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The question is originally in swedish.

The question translated from swedish to english: A machine gets $exactly$ A, B or C errors with respective probabilities 0.10, 0.07, 0.05. Determine the conditional probability for exactly $A$ errors given that the machine already has exactly one error. The errors are happening independent from each other meaning that machine error 2 doesn't depend on machine error 1 and etc.

Google translate to English:

"A machine gets A, B or C errors with respective probabilities 0.10.0.07 and 0.05. Determine the contingent probability of A error given that the machine has exactly an error. The errors are assumed to occur independently of each other."

My solution:

Let $x_1$ = "The machine gets exactly A errors"

Let $x_2$ = "The machine gets exactly B errors"

Let $x_3$ = "The machine gets exactly C errors"

Let $y_1$ = "The machine has one error"

Let $z$ = "The machine gets exactly A errors given it already has one error"

We use the conditional probability formula: P(z) = P($x_1$ | $y_1$) = $\frac{P(x_1 \cap y_1)}{P(y_1)}$

but we do not know the probability for exactly one error, so how do we continue?

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  • $\begingroup$ "The machine gets $A$ errors" means exactly $A$ errors or at least $A$ errors? $\endgroup$ – BallBoy May 4 '18 at 14:23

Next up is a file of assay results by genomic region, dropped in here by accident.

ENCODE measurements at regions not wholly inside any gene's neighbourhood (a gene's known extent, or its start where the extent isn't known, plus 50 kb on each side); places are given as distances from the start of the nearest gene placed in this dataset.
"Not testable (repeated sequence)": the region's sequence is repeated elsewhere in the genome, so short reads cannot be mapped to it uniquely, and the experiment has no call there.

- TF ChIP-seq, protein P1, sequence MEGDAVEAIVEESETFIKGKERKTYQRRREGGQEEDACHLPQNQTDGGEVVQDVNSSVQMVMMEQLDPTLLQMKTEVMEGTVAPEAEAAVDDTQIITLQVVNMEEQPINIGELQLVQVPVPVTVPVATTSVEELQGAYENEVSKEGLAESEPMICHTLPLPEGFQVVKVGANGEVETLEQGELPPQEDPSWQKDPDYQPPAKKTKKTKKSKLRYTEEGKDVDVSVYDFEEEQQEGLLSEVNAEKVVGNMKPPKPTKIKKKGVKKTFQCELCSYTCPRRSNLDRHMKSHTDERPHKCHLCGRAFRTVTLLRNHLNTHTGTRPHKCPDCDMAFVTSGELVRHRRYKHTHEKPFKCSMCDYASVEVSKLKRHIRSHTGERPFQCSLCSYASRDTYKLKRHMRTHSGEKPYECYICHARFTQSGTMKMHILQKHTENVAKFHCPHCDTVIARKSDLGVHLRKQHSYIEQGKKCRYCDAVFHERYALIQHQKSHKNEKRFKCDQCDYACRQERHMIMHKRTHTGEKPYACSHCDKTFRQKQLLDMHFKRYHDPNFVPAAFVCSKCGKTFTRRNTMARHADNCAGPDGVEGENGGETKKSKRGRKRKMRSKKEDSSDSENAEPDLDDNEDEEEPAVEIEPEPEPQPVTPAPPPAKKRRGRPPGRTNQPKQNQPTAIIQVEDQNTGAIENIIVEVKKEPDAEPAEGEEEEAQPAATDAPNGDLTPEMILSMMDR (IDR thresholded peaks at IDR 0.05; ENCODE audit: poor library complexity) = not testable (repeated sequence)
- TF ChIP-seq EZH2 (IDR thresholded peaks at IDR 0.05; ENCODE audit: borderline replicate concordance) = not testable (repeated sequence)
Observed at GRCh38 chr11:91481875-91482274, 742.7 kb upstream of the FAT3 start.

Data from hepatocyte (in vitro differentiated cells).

• $\begingroup$ @Y.Forman I think it means exactly $A$ errors. $\endgroup$ – SwedeGustaf May 4 '18 at 14:25
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    $\begingroup$ Can you expound a bit on "The errors are happening independent from each other"? $\endgroup$ – BallBoy May 4 '18 at 14:34
  • $\begingroup$ Can any of $A$, $B$, $C$ be $0$? $\endgroup$ – paw88789 May 4 '18 at 14:36
  • $\begingroup$ @Y.Forman I think they mean that error 2 doesn't depend on error 1, error 3 doesn't depend on error 2 and etc. Just like a result from a dice throw doesn't depend on earlier dice throws. $\endgroup$ – SwedeGustaf May 4 '18 at 14:46
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I don't think the problem is clearly stated. But my best guess is that $A$, $B$, $C$ represent distinct positive integers. And that these are the only possible (nonzero) number of errors. I.e., the number of errors is $A$, $B$, $C$, or $0$.

With this interpretation, then the probability of at least one error is $.10+.07+.05=.22$.

Then the probability of $A$ errors given at least one error is $\frac{.10}{.22}=\frac{5}{11}$.

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  • $\begingroup$ Comments are not for extended discussion; this conversation has been moved to chat. $\endgroup$ – Jyrki Lahtonen May 5 '18 at 18:58

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